Tuesday, 2 April 2013

The Undervalued Continent

I’ve never been to Africa, nor do I have African friends, so my point of view on this old and vast continent is necessarily European, Central European to be more precise. Not that this specification makes much of a difference. When I think of Africa, pictures of dreamlike landscapes vibrating with wildlife, of gruesome wars and of starving children emerge in my mind. There isn’t much else that I connect with it quickly although common sense tells me that there must be more – much more. Above all there must be literature from and about Africa, but somehow I don’t have it present. 

Africa has been home to many thriving, often misunderstood and depreciated civilizations in the past. Today there are many countries and many different cultures enriching the world with their diversity. They all have their stories and I’m sure that they are being told. Despite all I can only think of few writers related to Africa one way or another among them Karen Blixen, André Brink, Albert Camus, J. M. Coetzee, Doris Lessing, António Lobo Antunes, and Alexander McCall Smith. They all have one thing in common: they or their backgrounds are more or less European.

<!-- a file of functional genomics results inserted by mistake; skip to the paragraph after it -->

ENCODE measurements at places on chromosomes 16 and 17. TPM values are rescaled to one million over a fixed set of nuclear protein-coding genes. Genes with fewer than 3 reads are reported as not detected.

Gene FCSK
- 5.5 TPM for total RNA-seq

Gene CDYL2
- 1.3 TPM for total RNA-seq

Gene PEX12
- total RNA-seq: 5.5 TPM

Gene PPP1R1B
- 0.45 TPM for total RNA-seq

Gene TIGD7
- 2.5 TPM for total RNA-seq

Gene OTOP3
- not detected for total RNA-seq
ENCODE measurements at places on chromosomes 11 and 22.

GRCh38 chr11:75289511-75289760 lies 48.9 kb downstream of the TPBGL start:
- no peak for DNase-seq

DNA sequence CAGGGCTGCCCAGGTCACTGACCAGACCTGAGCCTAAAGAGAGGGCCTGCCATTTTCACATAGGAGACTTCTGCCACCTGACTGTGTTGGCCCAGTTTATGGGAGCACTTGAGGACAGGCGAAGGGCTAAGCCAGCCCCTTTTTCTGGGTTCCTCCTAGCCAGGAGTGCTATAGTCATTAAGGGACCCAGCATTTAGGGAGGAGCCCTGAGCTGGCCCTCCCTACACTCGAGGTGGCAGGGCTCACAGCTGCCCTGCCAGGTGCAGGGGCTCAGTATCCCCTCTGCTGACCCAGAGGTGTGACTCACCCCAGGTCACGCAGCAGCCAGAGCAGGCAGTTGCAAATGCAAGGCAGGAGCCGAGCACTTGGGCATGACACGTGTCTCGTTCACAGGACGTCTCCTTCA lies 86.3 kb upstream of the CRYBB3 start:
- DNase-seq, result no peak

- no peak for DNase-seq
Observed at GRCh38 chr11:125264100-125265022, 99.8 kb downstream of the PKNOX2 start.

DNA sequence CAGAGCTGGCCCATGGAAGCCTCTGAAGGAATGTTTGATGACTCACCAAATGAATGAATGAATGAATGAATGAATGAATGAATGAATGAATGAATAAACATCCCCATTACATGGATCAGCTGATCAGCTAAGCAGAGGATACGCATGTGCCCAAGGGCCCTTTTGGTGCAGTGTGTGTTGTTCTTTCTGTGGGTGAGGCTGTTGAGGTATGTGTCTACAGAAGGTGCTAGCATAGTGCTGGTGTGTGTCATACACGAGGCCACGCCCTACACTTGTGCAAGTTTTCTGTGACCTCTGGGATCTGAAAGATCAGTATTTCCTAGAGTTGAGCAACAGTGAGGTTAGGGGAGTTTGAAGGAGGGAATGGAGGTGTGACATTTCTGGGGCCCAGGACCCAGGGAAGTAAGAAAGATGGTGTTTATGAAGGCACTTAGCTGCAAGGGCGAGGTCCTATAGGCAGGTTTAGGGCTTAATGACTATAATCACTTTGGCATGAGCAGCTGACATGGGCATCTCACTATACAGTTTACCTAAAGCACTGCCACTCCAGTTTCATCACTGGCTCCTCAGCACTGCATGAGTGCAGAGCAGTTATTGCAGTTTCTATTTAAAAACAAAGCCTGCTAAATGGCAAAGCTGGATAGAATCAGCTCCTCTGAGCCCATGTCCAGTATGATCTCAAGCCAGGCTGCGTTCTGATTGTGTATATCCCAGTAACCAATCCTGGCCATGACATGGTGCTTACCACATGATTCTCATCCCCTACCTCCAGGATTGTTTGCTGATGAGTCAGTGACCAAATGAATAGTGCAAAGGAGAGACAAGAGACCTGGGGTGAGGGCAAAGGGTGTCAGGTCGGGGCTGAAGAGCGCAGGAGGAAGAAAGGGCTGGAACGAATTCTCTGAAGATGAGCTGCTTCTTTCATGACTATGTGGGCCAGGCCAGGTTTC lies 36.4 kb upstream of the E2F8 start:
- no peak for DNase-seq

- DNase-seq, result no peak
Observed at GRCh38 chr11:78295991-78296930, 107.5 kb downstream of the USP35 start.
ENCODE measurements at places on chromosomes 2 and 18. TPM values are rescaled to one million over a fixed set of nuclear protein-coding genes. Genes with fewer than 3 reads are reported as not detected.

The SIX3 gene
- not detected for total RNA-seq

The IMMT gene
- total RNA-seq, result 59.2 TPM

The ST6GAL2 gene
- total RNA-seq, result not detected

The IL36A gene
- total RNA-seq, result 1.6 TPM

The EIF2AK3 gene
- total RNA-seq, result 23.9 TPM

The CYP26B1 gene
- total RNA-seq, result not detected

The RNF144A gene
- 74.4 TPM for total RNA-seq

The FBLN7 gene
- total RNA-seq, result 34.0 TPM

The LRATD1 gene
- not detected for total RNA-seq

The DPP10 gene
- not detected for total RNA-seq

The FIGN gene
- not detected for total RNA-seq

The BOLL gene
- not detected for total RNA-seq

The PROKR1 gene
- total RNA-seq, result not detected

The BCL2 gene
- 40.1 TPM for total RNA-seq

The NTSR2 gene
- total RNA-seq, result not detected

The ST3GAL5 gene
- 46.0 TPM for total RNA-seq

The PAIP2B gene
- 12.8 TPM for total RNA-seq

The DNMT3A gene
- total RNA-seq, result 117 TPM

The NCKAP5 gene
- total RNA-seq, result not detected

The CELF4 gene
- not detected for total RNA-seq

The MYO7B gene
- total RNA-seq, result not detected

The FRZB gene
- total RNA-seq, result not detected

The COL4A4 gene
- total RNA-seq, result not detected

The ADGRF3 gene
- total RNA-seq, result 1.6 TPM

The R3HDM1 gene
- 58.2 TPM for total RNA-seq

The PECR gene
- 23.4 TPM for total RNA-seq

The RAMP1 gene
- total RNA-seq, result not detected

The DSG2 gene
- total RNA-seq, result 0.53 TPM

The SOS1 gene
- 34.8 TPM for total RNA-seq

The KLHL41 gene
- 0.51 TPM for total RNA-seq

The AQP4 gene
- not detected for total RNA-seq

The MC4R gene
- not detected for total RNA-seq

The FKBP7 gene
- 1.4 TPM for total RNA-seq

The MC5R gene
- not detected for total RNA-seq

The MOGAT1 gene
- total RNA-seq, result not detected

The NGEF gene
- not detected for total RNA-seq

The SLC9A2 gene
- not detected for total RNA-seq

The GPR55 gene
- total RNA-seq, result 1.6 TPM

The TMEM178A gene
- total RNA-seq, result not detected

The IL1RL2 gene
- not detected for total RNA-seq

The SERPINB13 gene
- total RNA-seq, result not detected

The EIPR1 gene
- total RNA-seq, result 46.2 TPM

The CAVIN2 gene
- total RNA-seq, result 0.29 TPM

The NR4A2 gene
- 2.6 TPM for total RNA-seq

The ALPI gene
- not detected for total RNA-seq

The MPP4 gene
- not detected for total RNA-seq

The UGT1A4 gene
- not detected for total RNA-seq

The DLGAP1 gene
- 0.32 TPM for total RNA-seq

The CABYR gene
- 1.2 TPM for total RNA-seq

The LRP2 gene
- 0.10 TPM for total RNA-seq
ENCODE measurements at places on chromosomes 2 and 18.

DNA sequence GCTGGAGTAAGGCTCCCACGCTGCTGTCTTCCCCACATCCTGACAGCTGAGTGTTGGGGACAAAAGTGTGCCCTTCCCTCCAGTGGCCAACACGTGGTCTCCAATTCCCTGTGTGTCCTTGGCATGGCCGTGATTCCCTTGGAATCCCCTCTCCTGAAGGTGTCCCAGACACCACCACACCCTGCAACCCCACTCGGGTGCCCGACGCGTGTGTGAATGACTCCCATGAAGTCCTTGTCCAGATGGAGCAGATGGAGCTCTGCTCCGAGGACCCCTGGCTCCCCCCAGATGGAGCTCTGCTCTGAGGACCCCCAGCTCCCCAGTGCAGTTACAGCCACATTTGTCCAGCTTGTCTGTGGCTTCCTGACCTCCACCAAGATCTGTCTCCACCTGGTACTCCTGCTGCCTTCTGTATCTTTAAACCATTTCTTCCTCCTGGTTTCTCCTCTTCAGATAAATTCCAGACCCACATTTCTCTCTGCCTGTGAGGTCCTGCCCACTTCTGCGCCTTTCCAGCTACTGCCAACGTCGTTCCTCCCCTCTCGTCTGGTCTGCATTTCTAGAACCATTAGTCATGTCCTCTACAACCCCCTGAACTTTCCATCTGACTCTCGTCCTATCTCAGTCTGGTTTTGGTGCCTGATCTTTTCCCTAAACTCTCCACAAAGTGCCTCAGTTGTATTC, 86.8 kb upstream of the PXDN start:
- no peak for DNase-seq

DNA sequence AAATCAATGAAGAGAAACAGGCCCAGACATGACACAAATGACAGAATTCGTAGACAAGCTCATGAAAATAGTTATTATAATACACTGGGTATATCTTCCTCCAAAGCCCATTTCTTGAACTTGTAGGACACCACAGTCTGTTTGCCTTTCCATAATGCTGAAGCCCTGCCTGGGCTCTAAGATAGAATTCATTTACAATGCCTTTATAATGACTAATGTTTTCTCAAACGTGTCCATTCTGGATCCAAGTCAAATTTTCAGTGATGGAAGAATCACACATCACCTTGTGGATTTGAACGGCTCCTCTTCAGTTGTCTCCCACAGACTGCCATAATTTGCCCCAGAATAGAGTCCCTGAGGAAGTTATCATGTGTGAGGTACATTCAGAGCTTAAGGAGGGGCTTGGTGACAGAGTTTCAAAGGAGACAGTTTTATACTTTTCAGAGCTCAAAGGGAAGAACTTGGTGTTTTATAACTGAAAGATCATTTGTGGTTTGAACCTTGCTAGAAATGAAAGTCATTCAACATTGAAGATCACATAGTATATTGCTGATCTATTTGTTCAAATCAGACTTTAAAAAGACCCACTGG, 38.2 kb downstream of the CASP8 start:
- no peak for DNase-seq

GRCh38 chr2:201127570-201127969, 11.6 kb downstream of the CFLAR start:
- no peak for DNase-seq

For the rest, African literature is widely unknown in my corner… provided that it’s justified to talk of African literature. I doubt it. The continent is so vast and diverse that it seems impossible to me to merge the wealth of its literature in a single name. There’s the North with its longstanding relations to Europe and the Middle East, not to talk of the Islamic literary heritage that influenced the literature of the region. Then there are all the countries South of the Sahara that inevitably are under the influence of their colonial history along with religious as well as local traditions. 

Certainly all African peoples know the art of telling stories. Most likely it is something that is passed on orally from one generation to the next, but times have changed and keep changing. Africans are no longer illiterate savages (using a stereotype that can never have been correct – African culture simply happened to be incomprehensible to us Europeans because it was so different). They can read and they can write. Let’s hope that many of their works will find their way also into the hands of readers outside the African continent. I’m sure that we can expect some true gems!

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